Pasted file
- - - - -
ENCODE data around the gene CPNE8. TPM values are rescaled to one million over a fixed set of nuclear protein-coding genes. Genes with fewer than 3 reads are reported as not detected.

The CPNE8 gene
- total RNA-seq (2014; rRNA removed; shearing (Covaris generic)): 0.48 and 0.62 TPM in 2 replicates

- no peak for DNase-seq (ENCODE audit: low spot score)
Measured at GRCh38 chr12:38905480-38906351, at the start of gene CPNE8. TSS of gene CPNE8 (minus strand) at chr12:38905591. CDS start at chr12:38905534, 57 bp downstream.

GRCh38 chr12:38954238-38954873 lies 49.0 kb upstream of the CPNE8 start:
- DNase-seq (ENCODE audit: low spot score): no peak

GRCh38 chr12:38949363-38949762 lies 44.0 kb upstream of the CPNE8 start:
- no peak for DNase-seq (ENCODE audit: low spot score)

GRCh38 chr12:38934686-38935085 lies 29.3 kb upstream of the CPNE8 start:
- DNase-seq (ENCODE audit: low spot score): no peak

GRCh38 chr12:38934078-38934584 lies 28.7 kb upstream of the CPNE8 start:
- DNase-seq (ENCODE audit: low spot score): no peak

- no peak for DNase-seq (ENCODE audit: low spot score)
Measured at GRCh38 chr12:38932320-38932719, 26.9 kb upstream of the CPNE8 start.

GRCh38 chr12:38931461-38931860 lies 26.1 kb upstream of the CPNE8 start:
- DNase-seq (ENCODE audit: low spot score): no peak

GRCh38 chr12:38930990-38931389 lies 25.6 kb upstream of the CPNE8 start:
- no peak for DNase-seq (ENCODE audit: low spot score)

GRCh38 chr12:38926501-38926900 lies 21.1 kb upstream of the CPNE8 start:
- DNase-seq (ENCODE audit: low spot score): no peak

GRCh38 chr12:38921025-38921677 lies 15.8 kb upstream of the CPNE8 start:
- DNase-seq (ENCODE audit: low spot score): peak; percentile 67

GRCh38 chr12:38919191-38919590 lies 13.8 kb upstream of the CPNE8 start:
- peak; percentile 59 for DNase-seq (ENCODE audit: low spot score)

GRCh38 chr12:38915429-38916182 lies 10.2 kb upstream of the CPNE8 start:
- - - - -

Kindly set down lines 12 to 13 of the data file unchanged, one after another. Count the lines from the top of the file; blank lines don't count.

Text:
GRCh38 chr12:38934078-38934584 lies 28.7 kb upstream of the CPNE8 start:
- DNase-seq (ENCODE audit: low spot score): no peak